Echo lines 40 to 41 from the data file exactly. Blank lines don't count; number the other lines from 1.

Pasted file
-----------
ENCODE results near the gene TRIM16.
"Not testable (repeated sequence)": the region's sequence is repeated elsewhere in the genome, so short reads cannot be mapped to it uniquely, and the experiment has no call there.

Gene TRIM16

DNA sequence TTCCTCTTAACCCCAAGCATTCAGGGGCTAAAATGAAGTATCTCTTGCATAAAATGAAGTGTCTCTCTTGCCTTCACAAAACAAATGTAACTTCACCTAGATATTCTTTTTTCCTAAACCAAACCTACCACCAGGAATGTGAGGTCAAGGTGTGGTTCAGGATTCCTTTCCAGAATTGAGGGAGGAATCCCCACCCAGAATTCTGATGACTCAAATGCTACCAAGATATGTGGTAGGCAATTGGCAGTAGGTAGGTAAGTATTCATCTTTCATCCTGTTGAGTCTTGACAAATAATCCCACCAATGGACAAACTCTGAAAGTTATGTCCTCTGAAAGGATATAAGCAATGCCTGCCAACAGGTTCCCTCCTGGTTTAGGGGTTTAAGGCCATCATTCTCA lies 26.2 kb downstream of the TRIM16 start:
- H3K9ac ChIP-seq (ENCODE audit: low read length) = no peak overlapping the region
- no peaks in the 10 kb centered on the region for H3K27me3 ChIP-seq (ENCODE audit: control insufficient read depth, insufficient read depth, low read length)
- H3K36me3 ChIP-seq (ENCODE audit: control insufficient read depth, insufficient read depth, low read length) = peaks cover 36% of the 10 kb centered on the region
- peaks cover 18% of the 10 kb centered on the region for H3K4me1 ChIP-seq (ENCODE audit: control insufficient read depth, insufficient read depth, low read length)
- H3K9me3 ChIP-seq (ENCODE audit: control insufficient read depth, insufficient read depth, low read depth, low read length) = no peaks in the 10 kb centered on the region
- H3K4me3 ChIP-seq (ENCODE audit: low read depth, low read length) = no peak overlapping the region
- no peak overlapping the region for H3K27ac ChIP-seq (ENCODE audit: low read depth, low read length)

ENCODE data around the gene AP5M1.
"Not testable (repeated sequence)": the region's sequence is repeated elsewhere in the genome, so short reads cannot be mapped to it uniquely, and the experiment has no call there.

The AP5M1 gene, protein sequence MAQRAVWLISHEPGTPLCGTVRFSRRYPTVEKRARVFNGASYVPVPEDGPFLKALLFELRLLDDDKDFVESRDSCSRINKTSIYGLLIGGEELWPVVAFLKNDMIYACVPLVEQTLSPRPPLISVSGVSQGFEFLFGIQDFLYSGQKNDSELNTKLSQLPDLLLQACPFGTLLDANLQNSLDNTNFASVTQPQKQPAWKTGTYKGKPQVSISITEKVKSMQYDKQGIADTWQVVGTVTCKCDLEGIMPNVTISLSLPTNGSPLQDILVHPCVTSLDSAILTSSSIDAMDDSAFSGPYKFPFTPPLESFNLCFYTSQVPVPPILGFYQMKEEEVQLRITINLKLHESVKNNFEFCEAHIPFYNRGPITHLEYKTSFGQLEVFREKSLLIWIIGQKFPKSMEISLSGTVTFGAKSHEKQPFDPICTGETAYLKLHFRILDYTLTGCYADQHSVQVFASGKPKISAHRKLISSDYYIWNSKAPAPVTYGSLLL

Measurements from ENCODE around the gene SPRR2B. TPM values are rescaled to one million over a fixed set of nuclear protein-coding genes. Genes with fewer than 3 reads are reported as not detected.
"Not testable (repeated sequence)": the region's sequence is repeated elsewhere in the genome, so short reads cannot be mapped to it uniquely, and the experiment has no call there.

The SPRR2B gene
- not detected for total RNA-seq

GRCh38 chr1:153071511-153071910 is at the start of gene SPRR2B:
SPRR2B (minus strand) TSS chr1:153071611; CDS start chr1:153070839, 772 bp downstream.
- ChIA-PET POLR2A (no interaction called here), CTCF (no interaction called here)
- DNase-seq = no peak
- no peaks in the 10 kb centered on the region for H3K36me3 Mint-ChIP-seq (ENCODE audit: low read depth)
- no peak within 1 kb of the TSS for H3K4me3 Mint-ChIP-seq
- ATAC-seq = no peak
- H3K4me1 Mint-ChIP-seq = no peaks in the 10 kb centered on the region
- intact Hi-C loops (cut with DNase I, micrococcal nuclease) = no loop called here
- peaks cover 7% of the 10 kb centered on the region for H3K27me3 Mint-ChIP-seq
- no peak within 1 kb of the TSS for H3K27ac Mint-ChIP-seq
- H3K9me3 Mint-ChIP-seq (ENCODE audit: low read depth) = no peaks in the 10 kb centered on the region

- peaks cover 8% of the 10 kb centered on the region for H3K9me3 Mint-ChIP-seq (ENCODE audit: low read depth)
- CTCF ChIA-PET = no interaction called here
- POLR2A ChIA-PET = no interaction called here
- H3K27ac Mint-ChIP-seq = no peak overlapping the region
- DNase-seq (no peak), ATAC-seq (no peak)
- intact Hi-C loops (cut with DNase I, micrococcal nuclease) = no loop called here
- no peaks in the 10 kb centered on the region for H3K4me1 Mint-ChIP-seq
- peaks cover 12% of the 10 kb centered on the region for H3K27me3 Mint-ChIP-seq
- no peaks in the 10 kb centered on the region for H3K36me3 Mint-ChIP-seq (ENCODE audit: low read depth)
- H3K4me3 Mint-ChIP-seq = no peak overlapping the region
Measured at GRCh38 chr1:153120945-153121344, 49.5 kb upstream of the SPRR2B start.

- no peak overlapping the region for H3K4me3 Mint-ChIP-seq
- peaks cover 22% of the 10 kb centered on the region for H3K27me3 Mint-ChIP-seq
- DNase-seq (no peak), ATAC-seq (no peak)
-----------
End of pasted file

- H3K4me3 Mint-ChIP-seq = no peak overlapping the region
Measured at GRCh38 chr1:153120945-153121344, 49.5 kb upstream of the SPRR2B start.